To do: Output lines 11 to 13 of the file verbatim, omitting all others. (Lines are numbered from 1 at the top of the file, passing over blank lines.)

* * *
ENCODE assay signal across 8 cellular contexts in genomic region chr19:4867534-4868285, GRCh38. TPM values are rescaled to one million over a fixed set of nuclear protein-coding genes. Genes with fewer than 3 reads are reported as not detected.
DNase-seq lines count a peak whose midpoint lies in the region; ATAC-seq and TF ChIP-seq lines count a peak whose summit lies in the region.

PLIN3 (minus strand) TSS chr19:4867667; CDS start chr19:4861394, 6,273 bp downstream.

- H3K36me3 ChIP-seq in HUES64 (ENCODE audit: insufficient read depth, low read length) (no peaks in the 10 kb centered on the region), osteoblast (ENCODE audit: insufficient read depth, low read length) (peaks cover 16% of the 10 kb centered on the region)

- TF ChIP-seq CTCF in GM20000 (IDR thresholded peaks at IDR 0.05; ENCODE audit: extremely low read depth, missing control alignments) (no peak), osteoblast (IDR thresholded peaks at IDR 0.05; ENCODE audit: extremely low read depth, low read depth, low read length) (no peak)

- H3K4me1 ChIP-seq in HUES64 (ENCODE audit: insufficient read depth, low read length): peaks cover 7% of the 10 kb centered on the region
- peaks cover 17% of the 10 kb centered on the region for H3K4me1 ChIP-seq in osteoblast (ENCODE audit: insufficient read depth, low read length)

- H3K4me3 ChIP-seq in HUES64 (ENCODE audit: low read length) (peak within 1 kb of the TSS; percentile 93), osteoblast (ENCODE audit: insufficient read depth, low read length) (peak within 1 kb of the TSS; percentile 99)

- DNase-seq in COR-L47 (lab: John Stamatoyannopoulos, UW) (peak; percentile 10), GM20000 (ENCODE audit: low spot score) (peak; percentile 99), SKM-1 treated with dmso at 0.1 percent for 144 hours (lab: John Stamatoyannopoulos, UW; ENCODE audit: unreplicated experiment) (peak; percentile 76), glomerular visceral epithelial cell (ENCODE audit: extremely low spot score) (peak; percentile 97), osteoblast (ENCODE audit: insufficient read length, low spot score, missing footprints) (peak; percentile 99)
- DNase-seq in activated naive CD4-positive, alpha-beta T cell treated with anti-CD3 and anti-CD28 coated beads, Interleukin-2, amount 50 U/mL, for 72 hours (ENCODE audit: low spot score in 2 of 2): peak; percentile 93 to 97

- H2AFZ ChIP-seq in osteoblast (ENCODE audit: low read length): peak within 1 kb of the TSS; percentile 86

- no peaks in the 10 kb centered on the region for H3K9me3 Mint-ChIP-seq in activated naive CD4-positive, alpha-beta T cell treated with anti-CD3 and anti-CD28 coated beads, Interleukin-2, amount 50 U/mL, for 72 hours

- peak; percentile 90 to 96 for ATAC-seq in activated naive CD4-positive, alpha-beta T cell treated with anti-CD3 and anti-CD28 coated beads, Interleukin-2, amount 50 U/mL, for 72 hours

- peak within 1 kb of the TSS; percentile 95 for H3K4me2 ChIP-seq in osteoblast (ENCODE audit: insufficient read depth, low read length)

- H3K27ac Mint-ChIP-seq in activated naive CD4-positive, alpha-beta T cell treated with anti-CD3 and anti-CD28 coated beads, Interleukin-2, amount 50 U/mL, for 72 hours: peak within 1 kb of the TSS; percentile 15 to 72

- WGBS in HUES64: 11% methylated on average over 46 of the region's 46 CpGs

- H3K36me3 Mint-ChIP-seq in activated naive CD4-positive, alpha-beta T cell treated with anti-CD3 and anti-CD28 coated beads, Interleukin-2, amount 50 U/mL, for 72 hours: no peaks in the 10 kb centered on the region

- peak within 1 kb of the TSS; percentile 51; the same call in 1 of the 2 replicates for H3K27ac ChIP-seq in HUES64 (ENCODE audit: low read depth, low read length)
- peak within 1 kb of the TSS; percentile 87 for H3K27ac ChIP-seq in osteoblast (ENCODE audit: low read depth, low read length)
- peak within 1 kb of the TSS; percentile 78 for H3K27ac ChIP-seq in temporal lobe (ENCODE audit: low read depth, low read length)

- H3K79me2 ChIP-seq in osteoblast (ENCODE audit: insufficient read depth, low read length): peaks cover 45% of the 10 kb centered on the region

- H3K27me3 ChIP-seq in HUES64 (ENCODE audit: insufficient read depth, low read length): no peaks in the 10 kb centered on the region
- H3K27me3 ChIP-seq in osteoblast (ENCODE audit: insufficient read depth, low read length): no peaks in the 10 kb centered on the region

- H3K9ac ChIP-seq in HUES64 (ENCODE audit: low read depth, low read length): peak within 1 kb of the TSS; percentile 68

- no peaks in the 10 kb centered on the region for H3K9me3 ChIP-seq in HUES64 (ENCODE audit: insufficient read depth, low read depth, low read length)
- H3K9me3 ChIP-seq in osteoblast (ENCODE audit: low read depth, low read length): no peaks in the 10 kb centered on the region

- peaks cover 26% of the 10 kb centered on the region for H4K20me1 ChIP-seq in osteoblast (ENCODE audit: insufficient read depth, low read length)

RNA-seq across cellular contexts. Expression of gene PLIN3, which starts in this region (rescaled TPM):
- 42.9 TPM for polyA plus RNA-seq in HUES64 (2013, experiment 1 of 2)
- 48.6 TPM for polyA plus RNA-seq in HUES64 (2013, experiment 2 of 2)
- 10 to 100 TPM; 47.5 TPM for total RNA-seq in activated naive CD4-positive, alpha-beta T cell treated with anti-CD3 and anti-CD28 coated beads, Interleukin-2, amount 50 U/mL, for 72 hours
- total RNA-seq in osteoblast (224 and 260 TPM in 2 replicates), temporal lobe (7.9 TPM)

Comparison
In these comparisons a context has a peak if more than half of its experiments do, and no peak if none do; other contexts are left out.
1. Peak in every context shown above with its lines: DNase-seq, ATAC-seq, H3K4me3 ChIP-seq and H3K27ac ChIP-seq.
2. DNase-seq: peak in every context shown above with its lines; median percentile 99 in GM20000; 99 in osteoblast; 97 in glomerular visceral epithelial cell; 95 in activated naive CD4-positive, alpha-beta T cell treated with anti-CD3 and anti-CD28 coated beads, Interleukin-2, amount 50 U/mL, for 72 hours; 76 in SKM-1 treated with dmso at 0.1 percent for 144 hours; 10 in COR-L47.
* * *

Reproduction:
- H2AFZ ChIP-seq in osteoblast (ENCODE audit: low read length): peak within 1 kb of the TSS; percentile 86

- no peaks in the 10 kb centered on the region for H3K9me3 Mint-ChIP-seq in activated naive CD4-positive, alpha-beta T cell treated with anti-CD3 and anti-CD28 coated beads, Interleukin-2, amount 50 U/mL, for 72 hours

- peak; percentile 90 to 96 for ATAC-seq in activated naive CD4-positive, alpha-beta T cell treated with anti-CD3 and anti-CD28 coated beads, Interleukin-2, amount 50 U/mL, for 72 hours